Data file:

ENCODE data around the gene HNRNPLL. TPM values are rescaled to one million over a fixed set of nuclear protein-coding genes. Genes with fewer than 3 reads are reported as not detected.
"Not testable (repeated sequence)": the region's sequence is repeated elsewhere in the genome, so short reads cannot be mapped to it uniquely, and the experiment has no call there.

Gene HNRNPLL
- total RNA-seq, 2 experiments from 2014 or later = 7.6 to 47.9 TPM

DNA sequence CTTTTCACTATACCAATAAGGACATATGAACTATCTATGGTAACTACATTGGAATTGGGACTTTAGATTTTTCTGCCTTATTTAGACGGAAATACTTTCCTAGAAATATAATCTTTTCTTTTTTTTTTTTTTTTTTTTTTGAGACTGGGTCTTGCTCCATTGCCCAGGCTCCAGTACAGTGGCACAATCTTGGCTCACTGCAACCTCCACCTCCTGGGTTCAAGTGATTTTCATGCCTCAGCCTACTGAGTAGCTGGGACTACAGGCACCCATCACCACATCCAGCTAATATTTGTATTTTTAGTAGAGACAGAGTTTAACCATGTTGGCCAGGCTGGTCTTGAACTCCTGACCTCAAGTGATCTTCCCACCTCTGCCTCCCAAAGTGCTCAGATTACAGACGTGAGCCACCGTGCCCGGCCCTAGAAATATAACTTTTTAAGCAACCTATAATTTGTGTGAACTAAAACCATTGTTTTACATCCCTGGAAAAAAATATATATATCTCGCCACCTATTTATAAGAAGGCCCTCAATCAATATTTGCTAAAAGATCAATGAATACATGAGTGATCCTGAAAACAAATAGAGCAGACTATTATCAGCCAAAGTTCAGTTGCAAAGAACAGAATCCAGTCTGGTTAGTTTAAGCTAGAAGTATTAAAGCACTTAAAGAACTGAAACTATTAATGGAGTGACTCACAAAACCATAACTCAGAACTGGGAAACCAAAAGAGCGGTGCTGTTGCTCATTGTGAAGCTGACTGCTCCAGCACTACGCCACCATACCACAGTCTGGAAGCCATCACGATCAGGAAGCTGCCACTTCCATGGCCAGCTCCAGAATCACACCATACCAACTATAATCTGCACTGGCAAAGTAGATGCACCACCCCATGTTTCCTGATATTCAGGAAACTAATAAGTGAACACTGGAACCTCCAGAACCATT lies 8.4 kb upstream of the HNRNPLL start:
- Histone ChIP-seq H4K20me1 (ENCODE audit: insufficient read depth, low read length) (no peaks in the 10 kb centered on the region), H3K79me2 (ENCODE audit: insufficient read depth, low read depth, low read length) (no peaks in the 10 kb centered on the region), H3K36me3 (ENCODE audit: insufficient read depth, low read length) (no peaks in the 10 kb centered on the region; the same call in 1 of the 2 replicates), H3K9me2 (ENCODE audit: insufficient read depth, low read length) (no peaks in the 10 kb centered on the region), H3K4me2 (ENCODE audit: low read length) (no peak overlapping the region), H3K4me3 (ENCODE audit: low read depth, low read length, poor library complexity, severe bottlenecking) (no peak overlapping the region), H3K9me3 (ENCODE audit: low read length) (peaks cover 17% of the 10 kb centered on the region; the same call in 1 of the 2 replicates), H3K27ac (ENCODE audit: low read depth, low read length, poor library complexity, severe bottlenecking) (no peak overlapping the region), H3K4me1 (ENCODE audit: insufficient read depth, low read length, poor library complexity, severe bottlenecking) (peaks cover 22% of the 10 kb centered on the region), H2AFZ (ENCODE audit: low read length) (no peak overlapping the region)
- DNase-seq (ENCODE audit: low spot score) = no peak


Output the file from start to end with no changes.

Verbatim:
ENCODE data around the gene HNRNPLL. TPM values are rescaled to one million over a fixed set of nuclear protein-coding genes. Genes with fewer than 3 reads are reported as not detected.
"Not testable (repeated sequence)": the region's sequence is repeated elsewhere in the genome, so short reads cannot be mapped to it uniquely, and the experiment has no call there.

Gene HNRNPLL
- total RNA-seq, 2 experiments from 2014 or later = 7.6 to 47.9 TPM

DNA sequence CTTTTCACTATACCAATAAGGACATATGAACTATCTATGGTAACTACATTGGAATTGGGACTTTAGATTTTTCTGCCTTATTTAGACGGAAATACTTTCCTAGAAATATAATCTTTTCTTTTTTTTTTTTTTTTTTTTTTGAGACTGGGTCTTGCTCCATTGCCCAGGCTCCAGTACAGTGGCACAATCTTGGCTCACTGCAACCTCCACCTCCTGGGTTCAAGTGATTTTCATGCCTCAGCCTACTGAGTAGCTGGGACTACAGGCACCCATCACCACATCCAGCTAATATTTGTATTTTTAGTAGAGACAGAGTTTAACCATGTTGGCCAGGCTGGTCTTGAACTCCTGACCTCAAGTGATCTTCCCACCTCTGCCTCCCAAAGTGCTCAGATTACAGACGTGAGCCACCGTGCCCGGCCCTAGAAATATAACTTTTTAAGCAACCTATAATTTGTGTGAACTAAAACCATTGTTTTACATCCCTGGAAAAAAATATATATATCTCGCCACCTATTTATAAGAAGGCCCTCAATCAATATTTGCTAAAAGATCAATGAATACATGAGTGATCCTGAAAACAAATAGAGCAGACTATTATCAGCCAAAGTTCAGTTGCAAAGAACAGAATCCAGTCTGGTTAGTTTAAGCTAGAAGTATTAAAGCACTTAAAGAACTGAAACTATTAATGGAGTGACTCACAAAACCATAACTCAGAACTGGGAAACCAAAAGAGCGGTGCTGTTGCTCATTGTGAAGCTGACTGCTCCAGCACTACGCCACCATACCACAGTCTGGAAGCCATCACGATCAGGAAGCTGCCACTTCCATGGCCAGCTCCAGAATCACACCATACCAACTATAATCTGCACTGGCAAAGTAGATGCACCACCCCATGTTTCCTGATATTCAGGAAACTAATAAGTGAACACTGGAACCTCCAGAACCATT lies 8.4 kb upstream of the HNRNPLL start:
- Histone ChIP-seq H4K20me1 (ENCODE audit: insufficient read depth, low read length) (no peaks in the 10 kb centered on the region), H3K79me2 (ENCODE audit: insufficient read depth, low read depth, low read length) (no peaks in the 10 kb centered on the region), H3K36me3 (ENCODE audit: insufficient read depth, low read length) (no peaks in the 10 kb centered on the region; the same call in 1 of the 2 replicates), H3K9me2 (ENCODE audit: insufficient read depth, low read length) (no peaks in the 10 kb centered on the region), H3K4me2 (ENCODE audit: low read length) (no peak overlapping the region), H3K4me3 (ENCODE audit: low read depth, low read length, poor library complexity, severe bottlenecking) (no peak overlapping the region), H3K9me3 (ENCODE audit: low read length) (peaks cover 17% of the 10 kb centered on the region; the same call in 1 of the 2 replicates), H3K27ac (ENCODE audit: low read depth, low read length, poor library complexity, severe bottlenecking) (no peak overlapping the region), H3K4me1 (ENCODE audit: insufficient read depth, low read length, poor library complexity, severe bottlenecking) (peaks cover 22% of the 10 kb centered on the region), H2AFZ (ENCODE audit: low read length) (no peak overlapping the region)
- DNase-seq (ENCODE audit: low spot score) = no peak